arithmetic
Arithmetic operators include addition, subtraction, multiplication, and division. They return the sum, difference, product, or quotient (respectively) of two operands.
y = y + 3;
x = x  7;
i = j * 6;
r = r / 5;
The operation is conducted using the data type of the operands, so, for example, 9 / 4 results in 2 instead of 2.25 since 9 and 4 are ints and are incapable of using decimal points. This also means that the operation can overflow if the result is larger than what can be stored in the data type.
If the operands are of different types, the larger type is used for the calculation. For example, if one of the numbers (operands) are of the type float and the other of type integer, floating point math will be used for the calculation.
Choose variable sizes that are large enough to hold the largest results from your calculations. Know at what point your variable will rollover and also what happens in the other direction e.g. (0  1) OR (0   32768). For math that requires fractions, use float variables, but be aware of their drawbacks: large size and slow computation speeds.
Note: Use the cast operator e.g. (int)myFloat to convert one variable type to another on the fly. For example, i = (int)3.6 will set i equal to 3.
compound assignments
Compound assignments combine an arithmetic operation with a variable assignment. These are commonly found in for loops as described later. The most common compound assignments include:
x ++ // same as x = x + 1, or increments x by +1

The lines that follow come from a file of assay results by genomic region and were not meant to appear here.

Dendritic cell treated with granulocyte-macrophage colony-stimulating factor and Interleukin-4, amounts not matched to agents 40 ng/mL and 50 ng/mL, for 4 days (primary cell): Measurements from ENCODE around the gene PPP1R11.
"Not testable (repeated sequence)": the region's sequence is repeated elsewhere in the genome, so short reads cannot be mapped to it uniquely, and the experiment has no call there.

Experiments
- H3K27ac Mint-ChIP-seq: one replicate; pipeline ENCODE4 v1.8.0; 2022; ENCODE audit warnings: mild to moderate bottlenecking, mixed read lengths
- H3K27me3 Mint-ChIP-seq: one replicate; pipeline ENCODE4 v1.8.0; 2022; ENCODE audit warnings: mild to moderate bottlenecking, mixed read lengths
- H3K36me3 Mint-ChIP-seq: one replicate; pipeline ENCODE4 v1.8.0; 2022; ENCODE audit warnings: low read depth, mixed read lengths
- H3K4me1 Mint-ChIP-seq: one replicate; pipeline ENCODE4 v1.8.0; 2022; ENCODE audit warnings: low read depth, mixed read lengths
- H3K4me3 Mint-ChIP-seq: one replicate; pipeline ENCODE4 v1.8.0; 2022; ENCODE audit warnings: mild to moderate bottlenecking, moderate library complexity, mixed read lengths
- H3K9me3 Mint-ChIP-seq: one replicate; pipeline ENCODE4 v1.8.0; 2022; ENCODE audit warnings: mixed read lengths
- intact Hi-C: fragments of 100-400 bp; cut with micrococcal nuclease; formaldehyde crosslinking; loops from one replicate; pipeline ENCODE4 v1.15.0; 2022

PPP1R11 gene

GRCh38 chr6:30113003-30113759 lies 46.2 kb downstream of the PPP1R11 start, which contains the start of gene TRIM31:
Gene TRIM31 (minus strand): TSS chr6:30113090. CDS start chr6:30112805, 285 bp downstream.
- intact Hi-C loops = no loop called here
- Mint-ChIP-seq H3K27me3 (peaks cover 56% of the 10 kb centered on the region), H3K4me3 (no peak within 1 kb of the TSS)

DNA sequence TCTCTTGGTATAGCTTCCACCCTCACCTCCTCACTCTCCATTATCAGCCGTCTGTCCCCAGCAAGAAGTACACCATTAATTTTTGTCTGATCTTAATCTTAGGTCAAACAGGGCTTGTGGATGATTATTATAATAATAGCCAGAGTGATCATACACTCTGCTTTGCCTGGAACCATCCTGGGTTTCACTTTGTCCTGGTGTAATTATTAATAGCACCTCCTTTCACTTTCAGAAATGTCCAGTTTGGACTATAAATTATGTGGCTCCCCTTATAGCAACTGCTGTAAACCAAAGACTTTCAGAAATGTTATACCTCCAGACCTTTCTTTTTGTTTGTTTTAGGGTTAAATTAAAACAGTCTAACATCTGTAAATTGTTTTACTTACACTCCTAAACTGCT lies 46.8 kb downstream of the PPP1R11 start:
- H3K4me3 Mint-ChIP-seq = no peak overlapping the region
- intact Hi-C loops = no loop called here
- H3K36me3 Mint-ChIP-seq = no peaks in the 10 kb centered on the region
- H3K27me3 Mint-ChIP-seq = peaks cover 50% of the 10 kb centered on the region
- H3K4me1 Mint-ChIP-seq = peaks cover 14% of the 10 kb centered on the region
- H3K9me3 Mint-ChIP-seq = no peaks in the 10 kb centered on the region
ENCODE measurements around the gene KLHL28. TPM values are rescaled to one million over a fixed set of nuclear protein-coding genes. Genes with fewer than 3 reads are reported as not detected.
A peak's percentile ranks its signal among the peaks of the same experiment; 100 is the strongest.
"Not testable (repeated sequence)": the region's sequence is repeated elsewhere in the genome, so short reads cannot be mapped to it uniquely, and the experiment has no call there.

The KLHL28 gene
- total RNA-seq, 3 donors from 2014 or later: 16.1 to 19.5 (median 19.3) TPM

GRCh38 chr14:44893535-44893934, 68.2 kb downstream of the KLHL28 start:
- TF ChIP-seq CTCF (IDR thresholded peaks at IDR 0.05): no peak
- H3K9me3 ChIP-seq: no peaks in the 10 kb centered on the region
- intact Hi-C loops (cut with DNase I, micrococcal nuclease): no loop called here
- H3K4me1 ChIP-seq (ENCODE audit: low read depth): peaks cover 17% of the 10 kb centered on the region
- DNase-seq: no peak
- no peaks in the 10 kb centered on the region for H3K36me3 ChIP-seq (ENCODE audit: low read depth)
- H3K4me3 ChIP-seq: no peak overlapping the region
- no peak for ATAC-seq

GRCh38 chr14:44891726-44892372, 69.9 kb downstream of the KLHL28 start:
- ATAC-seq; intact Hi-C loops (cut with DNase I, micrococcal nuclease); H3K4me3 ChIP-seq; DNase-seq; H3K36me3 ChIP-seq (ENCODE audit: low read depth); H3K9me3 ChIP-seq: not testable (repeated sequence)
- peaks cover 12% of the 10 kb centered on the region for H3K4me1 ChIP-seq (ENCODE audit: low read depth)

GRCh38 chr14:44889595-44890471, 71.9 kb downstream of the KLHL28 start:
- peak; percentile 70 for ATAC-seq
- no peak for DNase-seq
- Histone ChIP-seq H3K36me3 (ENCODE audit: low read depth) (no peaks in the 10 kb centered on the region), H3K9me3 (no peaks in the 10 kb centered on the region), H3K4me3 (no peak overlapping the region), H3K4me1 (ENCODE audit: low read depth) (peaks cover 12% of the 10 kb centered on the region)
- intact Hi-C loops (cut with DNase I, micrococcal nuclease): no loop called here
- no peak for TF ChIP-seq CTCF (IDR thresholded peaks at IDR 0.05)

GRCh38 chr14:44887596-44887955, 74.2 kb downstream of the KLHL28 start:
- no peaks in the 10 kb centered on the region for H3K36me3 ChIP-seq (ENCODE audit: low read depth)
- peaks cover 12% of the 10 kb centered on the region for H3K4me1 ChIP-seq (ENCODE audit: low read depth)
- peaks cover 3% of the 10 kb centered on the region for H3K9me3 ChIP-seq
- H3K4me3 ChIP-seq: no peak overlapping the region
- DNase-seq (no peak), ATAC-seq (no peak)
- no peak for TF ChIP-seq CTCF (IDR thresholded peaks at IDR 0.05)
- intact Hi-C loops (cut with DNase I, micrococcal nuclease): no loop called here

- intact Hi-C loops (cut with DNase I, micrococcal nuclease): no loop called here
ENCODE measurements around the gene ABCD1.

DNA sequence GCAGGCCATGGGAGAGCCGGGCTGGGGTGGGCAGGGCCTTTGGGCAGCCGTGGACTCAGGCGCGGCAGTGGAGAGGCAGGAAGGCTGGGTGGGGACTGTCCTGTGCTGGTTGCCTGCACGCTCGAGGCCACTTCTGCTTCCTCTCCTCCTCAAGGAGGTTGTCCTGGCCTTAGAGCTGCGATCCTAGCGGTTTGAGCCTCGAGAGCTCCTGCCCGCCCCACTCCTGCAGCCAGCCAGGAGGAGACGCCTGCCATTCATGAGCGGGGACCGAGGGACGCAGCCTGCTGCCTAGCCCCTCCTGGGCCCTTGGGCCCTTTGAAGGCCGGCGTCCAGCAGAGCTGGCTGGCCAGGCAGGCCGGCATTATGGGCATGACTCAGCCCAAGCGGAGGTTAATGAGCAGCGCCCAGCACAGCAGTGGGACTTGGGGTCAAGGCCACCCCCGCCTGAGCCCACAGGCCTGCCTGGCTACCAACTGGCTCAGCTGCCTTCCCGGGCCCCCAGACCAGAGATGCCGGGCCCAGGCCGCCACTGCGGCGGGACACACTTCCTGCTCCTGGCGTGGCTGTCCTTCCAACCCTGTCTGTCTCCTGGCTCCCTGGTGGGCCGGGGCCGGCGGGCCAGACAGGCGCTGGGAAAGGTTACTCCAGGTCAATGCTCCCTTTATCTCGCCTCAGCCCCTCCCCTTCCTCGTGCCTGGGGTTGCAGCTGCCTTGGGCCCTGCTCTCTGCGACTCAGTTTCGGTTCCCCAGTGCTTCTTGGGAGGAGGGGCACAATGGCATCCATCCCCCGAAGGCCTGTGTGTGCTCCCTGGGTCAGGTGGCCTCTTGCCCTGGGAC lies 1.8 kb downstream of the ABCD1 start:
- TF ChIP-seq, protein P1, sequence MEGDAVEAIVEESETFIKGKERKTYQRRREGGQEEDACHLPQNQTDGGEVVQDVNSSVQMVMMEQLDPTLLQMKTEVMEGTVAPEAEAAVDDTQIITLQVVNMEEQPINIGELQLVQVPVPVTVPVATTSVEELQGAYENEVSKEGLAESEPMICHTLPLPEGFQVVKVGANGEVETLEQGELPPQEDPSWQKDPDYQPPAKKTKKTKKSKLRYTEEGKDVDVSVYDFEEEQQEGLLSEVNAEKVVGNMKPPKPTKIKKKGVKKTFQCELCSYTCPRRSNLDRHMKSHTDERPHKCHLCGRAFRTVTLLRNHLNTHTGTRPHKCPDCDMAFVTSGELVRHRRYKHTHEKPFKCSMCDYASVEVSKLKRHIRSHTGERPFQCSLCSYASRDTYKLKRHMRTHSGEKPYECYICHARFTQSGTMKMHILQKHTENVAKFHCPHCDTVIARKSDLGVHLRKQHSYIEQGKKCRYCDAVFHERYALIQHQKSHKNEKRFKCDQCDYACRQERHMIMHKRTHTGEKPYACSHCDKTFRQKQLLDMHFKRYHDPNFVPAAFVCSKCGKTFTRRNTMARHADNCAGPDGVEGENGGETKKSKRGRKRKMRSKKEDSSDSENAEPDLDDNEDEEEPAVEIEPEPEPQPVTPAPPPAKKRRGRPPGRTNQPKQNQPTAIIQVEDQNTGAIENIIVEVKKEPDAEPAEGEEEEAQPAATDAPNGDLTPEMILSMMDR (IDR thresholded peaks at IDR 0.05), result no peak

x  // same as x = x  1, or decrements x by 1
x += y // same as x = x + y, or increments x by +y
x = y // same as x = x  y, or decrements x by y
x *= y // same as x = x * y, or multiplies x by y
x /= y // same as x = x / y, or divides x by y
Note: For example, x *= 3 would triple the old value of x and reassign the resulting value to x.
comparison operators
Comparisons of one variable or constant against another are often used in if statements to test if a specified condition is true. In the examples found on the following pages, ?? is used to indicate any of the following conditions:
x == y // x is equal to y
x != y // x is not equal to y
x < y // x is less than y
x > y // x is greater than y
x <= y // x is less than or equal to y
x >= y // x is greater than or equal to y
logical operators
Logical operators are usually a way to compare two expressions and return a TRUE or FALSE depending on the operator. There are three logical operators, AND, OR, and NOT, that are often used in if statements:
Logical AND:
if (x > 0 && x < 5) // true only if both
// expressions are true
Logical OR:
if (x > 0  y > 0) // true if either
// expression is true
Logical NOT:
if (!x > 0) // true only if
// expression is false
NEURAL NETWORKS FOR 3D MOTION DETECTION FROM A SEQUENCE OF IMAGE FRAMES

NEURAL NETWORKS FOR 3D MOTION DETECTION FROM A SEQUENCE OF IMAGE FRAMES
In video surveillance, video signals from multiple remote locations are
displayed...